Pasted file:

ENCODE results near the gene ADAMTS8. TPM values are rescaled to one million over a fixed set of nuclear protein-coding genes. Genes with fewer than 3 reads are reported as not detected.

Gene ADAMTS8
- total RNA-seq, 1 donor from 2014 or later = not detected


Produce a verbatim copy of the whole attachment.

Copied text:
ENCODE results near the gene ADAMTS8. TPM values are rescaled to one million over a fixed set of nuclear protein-coding genes. Genes with fewer than 3 reads are reported as not detected.

Gene ADAMTS8
- total RNA-seq, 1 donor from 2014 or later = not detected